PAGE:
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Massive Osteolytic Pseudogout of the Ligamentum Flavum 2005

General Spine

Abbie J Cluver, M.D.
Timothy Smith , M.D., Non ASSR Member
Jayne Seekins , M.D., Non ASSR Member
Christopher Moses , M.D., Non ASSR Member
Nada Besenski , M.D. Ph.D., Non ASSR Member
Zoran Rumboldt , M.D., ASSR Member

Excerpta

A 66-year-old man with history of hyperuricemia and multiple gout flare-ups in both feet presented with complaints of back pain radiating to the right chest, unsteady gait, and intermittent burning sensation in both feet, worse on the right. There were no bowel or bladder symptoms. The physical examination revealed mild ataxia and posterior column deficits with normal strength in the upper and lower extremities and normal deep tendon reflexes. There was a sensory level deficit consistent with a mid-thoracic lesion.
Radiographs of the thoracic spine demonstrated effacement of the T6 pedicle on the right (Image 1). MR imaging showed a mass of low T1 and T2 signal (Images 2 and 3) with homogenous contrast enhancement that involved the right side of T6 vertebral body with extension into enlarged right pedicle and transverse process and facet joint. An extradural intracanalicular portion of the mass that was compressing the spinal cord at T5-6 level (Images 2 and 3). There was also involvement of the paraspinal muscles and of the right sixth rib. The findings were thought to be consistent with an invasive lesion, likely a metastatic tumor.
T5 and T6 laminectomies were performed followed by excision of the right-sided intracanalicular extradural portion of the lesion at T6 that measured 4.3x3.5x1.0 cm. Intraoperative frozen specimens confirmed that the lesion was caused by calcium pyrophosphate dihydrate (CPPD) deposition disease with involvement of the ligamentum flavum, which is better seen on permanent slides (Image 4). The excised specimen also revealed characteristic birefringent crystals on polarized-light microscopy. The diagnosis of pseudogout was made and further dissection of the soft tissue mass from the facet joint was discontinued. The patient did well post-operatively and was discharged two days following surgery.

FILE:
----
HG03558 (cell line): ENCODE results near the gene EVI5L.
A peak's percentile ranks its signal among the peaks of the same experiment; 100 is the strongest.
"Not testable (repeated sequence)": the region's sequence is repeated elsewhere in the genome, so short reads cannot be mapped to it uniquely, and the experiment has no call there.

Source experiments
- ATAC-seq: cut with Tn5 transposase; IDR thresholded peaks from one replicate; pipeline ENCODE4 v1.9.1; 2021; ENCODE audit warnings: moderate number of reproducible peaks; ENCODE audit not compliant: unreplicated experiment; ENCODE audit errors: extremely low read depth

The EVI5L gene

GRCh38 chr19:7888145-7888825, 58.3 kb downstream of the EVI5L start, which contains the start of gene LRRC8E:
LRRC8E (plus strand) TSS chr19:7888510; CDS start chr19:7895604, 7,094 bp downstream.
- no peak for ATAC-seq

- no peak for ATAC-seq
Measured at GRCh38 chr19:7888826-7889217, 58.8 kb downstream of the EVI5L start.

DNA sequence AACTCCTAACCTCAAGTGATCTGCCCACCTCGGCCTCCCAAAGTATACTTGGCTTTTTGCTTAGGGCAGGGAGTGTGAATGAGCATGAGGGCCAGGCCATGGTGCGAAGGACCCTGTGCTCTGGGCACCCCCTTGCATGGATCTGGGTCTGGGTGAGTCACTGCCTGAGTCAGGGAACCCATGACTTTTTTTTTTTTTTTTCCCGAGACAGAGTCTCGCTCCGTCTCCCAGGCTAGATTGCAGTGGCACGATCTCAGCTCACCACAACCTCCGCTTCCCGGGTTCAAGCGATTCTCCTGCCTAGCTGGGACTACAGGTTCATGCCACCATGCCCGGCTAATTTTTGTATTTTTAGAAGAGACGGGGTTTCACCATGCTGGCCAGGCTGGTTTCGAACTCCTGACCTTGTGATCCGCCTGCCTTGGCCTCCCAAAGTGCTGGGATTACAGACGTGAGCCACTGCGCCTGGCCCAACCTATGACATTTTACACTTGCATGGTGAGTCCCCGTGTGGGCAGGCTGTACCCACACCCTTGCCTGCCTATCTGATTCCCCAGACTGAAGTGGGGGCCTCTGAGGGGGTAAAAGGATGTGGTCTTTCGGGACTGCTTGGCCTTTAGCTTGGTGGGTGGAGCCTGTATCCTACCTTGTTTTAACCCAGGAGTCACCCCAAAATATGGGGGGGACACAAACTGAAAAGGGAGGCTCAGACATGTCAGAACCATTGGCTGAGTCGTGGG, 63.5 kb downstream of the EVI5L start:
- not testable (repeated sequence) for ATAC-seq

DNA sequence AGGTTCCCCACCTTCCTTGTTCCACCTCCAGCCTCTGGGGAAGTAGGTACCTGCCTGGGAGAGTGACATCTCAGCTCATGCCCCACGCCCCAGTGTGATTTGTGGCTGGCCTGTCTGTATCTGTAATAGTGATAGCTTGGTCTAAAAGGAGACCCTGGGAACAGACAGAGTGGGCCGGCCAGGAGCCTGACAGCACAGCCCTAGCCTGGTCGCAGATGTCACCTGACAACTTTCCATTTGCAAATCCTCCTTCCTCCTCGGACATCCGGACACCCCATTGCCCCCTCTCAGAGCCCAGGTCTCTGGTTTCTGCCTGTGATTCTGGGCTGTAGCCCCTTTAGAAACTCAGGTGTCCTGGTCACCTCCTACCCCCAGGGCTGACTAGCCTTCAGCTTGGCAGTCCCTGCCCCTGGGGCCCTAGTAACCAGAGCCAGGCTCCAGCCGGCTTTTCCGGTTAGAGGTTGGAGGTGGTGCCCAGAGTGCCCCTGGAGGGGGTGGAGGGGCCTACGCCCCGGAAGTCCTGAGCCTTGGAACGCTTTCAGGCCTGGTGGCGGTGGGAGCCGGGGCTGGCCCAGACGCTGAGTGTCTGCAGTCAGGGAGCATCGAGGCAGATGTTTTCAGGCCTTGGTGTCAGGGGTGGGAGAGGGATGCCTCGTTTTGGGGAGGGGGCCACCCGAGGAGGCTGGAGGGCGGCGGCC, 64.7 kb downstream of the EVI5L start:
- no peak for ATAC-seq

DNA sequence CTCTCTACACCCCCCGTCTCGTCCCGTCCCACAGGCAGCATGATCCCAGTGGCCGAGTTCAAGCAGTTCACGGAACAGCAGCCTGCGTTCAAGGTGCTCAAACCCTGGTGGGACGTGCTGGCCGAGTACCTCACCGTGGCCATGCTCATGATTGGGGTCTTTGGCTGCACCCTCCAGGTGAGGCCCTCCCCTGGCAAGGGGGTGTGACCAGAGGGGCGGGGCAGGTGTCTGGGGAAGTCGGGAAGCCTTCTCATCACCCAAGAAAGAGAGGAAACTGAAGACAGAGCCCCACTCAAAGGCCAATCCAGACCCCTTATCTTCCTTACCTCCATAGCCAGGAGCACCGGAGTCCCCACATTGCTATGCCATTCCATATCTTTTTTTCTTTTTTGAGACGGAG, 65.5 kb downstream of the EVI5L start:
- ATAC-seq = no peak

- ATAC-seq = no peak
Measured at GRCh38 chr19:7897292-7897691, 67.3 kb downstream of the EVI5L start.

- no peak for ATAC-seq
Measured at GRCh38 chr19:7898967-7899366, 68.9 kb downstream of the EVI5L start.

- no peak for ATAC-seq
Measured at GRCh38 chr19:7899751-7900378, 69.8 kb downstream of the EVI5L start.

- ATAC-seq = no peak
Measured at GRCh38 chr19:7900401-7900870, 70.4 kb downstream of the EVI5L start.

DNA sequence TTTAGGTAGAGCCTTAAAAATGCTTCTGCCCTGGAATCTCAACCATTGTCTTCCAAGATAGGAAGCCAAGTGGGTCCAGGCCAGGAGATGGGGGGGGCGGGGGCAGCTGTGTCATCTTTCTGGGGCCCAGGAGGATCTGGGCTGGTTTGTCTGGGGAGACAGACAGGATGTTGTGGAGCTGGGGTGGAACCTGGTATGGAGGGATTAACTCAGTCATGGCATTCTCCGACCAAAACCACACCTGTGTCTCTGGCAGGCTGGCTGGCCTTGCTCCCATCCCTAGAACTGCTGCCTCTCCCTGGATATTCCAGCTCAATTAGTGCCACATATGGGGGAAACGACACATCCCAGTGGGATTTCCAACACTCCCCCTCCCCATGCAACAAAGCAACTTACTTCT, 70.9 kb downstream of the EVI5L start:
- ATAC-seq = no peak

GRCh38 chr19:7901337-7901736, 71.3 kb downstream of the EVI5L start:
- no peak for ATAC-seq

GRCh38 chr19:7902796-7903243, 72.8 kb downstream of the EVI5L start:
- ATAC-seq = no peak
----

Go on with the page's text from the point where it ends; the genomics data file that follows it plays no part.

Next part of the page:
CPPD deposition disease or pseudogout is the most common crystalline arthropathy and can manifest in many clinical forms. The presentations can range from asymptomatic to severe pain with marked joint and bone destruction. CPPD crystals can deposit in fibrocartilage, hyaline cartilage and within other soft tissues, mimicking gout, septic joints, and other arthropathies. Pseudogout of the spine is often asymptomatic, but it may cause vertebral body destruction, severe sclerosis of the bone and disc space narrowing. Deposition of CPPD crystals into the ligamentum flavum and posterior longitudinal ligament is a rare but known cause of spinal cord compression and myelopathy of insidiouds onset. The involved ligament is characteristically thickened, of low to intermediate signal on both T1 and T2-weighted MR images, characteristically calcified on CT, due to massive focal deposition of CPPD crystals. We are, however, not aware of any described cases where CPPD crystal deposits in the ligamentum flavum caused frank lytic lesions of the adjacent bone with extension into the soft tissues, simulating an aggressive neoplasm.

References

1. Steinbach L. Calcium pyrophosphate dihydrate and calcium hydroxyapatite crystal deposition diseases: imaging perspectives. Radiol Clin N Am 2004;42:185-205

2. Muthukumar N, Karuppaswamy U. Tumoral calcium pyrophosphate dihydrate deposition disease of the ligamentum flavum. Neurosurgery 2003;53:103-8

Images

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